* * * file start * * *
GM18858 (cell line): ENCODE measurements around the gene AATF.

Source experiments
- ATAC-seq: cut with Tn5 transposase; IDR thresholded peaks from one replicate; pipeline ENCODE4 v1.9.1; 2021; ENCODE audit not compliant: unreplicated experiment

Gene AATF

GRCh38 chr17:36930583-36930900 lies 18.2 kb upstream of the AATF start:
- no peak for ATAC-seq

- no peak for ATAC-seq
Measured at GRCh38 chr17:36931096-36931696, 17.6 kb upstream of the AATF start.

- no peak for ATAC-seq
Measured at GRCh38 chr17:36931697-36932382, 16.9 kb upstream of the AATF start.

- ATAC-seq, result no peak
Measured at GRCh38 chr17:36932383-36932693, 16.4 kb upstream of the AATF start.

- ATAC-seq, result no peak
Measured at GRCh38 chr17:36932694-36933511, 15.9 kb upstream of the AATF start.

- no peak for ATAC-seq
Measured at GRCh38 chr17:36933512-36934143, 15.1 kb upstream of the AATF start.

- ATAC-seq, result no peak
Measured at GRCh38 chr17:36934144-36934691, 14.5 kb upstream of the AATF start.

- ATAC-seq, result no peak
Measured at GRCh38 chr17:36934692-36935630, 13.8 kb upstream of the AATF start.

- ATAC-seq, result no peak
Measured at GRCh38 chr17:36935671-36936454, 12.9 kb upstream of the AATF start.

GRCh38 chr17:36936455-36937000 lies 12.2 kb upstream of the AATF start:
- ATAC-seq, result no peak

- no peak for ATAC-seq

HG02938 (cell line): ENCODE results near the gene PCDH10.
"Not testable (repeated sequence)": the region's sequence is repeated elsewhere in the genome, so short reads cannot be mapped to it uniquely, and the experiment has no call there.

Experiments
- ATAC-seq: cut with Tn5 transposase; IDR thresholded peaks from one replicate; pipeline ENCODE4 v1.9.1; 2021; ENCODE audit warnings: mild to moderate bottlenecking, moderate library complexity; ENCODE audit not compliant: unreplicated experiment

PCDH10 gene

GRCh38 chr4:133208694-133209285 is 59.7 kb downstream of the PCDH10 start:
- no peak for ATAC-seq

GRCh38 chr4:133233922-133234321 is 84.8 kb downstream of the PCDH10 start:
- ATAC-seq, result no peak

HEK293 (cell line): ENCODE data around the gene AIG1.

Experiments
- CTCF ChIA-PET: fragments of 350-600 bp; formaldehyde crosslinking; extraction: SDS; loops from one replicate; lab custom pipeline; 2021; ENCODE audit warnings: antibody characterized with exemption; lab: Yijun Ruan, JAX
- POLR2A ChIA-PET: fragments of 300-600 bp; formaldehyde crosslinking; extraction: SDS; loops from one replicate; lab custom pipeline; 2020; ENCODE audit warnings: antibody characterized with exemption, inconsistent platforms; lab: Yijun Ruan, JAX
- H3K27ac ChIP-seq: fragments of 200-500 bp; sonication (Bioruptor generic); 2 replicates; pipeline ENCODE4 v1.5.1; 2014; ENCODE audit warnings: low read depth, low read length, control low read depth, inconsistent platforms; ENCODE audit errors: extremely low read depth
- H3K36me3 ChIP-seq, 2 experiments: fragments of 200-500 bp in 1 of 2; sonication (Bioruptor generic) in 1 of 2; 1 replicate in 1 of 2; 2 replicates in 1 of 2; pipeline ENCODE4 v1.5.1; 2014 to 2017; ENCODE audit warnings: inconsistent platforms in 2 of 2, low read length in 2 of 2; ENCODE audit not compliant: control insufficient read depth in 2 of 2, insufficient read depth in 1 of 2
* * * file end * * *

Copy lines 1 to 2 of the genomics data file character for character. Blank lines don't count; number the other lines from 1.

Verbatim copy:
GM18858 (cell line): ENCODE measurements around the gene AATF.

Source experiments